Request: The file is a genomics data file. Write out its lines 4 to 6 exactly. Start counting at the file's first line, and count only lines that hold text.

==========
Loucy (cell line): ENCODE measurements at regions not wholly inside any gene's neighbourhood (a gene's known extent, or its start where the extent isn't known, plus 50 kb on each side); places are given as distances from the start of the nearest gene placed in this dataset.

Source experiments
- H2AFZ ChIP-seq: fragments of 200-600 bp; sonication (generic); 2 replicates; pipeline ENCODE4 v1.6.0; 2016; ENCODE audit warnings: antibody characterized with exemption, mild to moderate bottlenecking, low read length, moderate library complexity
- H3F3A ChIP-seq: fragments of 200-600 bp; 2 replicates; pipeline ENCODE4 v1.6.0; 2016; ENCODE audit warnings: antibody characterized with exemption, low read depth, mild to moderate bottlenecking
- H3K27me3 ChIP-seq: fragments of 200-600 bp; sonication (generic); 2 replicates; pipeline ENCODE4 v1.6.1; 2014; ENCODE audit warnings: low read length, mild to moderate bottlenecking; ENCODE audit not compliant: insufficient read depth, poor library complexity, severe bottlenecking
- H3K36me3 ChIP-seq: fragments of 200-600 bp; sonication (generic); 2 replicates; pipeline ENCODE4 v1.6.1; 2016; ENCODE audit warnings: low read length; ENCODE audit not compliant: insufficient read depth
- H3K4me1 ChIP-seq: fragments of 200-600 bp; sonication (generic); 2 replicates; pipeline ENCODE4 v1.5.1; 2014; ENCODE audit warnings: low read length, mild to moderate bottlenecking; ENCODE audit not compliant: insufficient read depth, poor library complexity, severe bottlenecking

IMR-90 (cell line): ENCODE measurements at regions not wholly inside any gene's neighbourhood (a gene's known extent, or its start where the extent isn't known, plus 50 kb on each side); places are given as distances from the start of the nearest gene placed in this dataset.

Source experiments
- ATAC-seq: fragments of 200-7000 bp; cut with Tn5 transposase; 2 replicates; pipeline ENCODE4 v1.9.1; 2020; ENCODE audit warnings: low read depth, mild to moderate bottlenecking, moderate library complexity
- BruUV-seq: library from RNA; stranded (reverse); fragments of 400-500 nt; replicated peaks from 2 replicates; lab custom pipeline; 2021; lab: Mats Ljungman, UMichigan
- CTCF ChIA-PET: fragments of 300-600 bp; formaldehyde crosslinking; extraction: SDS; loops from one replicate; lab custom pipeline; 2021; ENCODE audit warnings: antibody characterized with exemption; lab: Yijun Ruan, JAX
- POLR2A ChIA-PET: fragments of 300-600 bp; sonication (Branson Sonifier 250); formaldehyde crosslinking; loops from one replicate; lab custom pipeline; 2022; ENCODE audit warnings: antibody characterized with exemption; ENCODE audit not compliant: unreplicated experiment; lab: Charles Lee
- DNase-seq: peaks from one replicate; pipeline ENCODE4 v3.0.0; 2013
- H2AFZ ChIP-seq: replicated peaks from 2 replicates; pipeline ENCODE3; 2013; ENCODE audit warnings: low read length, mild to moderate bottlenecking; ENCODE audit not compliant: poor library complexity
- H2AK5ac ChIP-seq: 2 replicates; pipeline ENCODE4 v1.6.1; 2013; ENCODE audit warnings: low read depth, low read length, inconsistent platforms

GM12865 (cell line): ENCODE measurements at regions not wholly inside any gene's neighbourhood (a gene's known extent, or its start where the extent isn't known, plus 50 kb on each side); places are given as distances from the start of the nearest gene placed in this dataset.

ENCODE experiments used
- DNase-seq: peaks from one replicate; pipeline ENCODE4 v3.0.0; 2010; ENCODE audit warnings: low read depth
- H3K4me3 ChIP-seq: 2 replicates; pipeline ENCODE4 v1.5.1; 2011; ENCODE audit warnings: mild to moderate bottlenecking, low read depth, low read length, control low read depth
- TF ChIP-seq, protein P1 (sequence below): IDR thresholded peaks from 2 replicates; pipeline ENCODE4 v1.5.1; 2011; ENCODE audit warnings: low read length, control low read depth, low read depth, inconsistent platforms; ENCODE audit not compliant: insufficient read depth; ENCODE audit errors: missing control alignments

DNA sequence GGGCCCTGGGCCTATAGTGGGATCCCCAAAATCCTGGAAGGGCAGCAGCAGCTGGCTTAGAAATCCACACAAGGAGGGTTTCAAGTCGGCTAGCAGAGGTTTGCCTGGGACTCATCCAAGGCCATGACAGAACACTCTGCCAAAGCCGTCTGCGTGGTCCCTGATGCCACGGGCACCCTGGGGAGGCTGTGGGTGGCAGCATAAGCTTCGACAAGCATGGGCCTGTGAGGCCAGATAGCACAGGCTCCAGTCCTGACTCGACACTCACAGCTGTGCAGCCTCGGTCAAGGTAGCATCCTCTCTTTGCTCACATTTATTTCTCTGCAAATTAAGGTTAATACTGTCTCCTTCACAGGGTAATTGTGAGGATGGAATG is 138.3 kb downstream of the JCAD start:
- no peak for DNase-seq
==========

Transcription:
- H3F3A ChIP-seq: fragments of 200-600 bp; 2 replicates; pipeline ENCODE4 v1.6.0; 2016; ENCODE audit warnings: antibody characterized with exemption, low read depth, mild to moderate bottlenecking
- H3K27me3 ChIP-seq: fragments of 200-600 bp; sonication (generic); 2 replicates; pipeline ENCODE4 v1.6.1; 2014; ENCODE audit warnings: low read length, mild to moderate bottlenecking; ENCODE audit not compliant: insufficient read depth, poor library complexity, severe bottlenecking
- H3K36me3 ChIP-seq: fragments of 200-600 bp; sonication (generic); 2 replicates; pipeline ENCODE4 v1.6.1; 2016; ENCODE audit warnings: low read length; ENCODE audit not compliant: insufficient read depth